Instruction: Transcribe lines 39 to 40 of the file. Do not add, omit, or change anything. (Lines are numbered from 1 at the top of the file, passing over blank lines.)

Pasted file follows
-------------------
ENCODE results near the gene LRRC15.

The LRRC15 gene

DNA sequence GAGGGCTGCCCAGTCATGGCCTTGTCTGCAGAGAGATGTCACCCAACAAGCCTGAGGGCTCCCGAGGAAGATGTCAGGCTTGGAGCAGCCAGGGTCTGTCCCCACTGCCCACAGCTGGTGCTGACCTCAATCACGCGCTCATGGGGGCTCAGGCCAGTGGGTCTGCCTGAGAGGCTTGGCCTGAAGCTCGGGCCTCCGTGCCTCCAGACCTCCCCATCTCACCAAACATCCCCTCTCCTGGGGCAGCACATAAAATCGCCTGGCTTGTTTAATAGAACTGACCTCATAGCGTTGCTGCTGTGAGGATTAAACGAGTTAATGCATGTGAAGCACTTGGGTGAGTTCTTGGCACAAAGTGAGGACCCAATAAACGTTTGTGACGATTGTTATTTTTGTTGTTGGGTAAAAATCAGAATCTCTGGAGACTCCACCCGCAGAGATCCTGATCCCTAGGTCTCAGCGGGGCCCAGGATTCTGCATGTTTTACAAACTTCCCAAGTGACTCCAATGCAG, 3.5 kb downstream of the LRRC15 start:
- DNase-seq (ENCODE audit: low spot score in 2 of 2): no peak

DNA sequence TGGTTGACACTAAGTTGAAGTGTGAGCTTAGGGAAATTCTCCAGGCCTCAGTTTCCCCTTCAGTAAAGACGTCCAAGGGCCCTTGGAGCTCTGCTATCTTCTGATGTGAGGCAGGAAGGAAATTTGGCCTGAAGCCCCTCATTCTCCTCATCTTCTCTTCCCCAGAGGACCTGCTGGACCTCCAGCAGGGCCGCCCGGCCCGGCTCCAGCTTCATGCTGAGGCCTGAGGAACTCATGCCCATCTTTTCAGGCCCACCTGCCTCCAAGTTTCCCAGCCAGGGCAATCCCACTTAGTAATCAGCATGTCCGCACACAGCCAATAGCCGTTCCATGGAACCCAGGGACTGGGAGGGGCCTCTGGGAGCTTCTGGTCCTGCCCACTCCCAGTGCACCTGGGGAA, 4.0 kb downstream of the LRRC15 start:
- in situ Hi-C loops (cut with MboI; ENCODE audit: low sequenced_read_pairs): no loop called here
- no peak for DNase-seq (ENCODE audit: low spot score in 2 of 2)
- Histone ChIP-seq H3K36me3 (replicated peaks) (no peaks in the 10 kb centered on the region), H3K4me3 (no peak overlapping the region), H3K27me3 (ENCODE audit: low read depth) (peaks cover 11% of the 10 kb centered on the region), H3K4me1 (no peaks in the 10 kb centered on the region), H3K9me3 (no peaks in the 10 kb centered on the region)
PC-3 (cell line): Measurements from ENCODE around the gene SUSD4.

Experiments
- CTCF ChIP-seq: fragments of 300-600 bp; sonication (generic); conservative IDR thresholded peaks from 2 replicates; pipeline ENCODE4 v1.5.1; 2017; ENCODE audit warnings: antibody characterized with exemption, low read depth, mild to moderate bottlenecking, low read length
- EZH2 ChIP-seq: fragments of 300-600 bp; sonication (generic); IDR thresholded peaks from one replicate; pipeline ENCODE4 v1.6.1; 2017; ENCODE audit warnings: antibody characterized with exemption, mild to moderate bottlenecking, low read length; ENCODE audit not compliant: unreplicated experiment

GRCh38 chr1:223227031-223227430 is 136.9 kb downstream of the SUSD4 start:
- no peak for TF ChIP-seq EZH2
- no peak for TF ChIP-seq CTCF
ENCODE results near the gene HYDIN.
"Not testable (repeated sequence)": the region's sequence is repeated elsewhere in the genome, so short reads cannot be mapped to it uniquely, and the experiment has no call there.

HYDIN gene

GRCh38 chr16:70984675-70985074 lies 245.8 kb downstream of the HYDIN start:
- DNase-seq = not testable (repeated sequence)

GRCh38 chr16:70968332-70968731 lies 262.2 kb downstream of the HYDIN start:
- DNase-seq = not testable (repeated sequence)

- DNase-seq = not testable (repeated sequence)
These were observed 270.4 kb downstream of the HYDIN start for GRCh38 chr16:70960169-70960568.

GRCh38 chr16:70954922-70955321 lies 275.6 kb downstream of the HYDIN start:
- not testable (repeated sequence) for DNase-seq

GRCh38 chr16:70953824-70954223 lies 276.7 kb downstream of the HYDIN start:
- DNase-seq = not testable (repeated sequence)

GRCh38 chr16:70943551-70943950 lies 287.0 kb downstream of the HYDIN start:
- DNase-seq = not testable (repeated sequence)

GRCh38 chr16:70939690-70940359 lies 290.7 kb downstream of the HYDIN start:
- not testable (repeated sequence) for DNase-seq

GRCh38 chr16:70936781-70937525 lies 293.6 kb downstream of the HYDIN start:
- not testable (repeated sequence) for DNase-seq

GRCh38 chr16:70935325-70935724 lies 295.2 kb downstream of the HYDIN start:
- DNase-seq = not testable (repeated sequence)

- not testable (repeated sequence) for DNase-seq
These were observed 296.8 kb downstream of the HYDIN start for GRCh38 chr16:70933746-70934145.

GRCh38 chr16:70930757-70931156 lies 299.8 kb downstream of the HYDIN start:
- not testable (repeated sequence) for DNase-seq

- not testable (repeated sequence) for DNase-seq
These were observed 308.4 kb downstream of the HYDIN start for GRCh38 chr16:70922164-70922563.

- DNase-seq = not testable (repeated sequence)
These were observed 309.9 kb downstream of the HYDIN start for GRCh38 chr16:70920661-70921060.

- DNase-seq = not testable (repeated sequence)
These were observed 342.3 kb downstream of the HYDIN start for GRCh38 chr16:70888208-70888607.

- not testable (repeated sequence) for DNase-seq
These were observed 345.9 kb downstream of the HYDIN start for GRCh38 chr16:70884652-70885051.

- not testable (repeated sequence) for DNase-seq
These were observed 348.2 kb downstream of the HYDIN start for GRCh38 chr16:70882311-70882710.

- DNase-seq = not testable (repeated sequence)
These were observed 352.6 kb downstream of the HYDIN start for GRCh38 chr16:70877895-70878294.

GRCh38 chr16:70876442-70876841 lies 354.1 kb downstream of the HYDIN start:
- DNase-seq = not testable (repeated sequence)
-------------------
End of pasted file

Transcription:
GRCh38 chr16:70930757-70931156 lies 299.8 kb downstream of the HYDIN start:
- not testable (repeated sequence) for DNase-seq